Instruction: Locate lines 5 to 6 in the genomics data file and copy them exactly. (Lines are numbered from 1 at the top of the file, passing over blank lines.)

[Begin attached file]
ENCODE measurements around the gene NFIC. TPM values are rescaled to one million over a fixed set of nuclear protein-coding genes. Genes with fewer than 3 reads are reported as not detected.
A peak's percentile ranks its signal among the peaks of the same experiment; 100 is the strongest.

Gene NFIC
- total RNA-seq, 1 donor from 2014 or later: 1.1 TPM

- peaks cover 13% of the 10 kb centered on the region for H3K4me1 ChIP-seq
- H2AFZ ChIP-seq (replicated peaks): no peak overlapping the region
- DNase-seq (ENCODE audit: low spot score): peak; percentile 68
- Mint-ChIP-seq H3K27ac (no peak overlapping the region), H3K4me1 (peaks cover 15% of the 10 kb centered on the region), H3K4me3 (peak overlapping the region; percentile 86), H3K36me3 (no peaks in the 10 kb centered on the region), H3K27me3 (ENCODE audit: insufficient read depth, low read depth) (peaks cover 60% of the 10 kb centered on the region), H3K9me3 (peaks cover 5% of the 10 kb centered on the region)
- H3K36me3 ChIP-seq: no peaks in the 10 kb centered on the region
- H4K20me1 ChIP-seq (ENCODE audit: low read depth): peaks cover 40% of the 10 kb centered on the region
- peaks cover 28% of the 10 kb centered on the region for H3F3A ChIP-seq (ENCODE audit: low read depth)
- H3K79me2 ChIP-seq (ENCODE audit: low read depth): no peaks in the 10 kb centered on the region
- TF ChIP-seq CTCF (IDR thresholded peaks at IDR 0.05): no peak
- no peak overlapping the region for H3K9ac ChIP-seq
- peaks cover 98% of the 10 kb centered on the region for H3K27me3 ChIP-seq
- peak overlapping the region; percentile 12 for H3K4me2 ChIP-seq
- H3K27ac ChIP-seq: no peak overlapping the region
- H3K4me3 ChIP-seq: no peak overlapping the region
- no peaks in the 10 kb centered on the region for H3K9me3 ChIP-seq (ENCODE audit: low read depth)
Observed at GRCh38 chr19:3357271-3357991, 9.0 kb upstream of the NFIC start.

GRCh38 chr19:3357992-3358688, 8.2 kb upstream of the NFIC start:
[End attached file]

- peaks cover 13% of the 10 kb centered on the region for H3K4me1 ChIP-seq
- H2AFZ ChIP-seq (replicated peaks): no peak overlapping the region